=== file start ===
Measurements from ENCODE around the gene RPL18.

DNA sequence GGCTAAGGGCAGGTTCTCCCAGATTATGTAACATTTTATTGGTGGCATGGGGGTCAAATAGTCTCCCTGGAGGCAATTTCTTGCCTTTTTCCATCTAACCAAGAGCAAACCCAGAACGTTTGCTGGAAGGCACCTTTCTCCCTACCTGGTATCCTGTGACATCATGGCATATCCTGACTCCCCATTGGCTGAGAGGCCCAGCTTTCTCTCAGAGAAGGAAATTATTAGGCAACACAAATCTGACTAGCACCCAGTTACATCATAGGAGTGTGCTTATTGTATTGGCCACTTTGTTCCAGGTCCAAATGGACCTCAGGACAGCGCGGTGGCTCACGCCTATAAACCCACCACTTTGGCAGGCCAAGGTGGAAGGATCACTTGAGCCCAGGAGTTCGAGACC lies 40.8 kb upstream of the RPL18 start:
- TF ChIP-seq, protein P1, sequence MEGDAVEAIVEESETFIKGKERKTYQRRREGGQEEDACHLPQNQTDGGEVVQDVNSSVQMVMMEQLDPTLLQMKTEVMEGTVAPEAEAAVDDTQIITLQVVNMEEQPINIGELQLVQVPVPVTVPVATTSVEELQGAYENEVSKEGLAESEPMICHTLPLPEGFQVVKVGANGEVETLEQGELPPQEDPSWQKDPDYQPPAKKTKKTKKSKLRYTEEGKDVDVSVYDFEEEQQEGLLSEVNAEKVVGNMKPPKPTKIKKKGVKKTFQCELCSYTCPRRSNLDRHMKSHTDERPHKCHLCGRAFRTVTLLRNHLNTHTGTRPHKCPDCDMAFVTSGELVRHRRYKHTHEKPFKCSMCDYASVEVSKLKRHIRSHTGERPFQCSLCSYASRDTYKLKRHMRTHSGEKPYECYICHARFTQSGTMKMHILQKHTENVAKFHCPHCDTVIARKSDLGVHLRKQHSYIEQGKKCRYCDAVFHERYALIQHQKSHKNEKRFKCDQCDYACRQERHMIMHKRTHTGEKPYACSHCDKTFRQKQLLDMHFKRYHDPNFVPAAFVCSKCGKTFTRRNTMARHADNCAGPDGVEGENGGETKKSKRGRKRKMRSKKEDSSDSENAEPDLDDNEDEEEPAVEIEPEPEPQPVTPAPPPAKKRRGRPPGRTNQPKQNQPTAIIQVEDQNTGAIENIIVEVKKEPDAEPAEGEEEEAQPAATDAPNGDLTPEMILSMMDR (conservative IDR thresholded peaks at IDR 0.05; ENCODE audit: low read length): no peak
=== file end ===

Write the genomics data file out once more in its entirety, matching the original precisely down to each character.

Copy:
Measurements from ENCODE around the gene RPL18.

DNA sequence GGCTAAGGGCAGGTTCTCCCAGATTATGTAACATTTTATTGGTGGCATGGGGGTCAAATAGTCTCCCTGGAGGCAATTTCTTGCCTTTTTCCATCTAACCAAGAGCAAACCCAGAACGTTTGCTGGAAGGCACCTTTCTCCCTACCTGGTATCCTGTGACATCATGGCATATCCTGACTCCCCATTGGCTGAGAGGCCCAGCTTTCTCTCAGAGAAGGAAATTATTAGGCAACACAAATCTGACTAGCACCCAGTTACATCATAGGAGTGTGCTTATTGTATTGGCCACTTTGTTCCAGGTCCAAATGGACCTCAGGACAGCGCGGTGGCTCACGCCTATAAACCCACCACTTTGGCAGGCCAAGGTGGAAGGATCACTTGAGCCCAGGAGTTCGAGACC lies 40.8 kb upstream of the RPL18 start:
- TF ChIP-seq, protein P1, sequence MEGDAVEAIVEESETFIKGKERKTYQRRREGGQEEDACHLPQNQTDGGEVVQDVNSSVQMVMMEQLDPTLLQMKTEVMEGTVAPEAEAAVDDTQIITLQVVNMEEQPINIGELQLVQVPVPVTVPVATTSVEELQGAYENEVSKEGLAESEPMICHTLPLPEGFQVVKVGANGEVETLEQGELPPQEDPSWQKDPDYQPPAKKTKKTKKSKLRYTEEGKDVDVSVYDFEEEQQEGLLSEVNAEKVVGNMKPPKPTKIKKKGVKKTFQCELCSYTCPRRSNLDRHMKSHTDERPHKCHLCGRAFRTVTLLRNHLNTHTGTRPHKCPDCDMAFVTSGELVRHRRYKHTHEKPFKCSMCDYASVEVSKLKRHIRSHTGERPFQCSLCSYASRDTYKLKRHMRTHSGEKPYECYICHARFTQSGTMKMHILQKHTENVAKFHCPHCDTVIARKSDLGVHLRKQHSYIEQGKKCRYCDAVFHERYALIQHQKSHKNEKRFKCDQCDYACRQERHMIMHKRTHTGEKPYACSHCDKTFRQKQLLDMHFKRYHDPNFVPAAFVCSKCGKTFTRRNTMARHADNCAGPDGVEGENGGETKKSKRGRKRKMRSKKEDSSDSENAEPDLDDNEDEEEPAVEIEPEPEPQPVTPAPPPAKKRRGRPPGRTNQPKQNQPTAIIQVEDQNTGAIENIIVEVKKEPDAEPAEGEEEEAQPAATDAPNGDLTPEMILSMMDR (conservative IDR thresholded peaks at IDR 0.05; ENCODE audit: low read length): no peak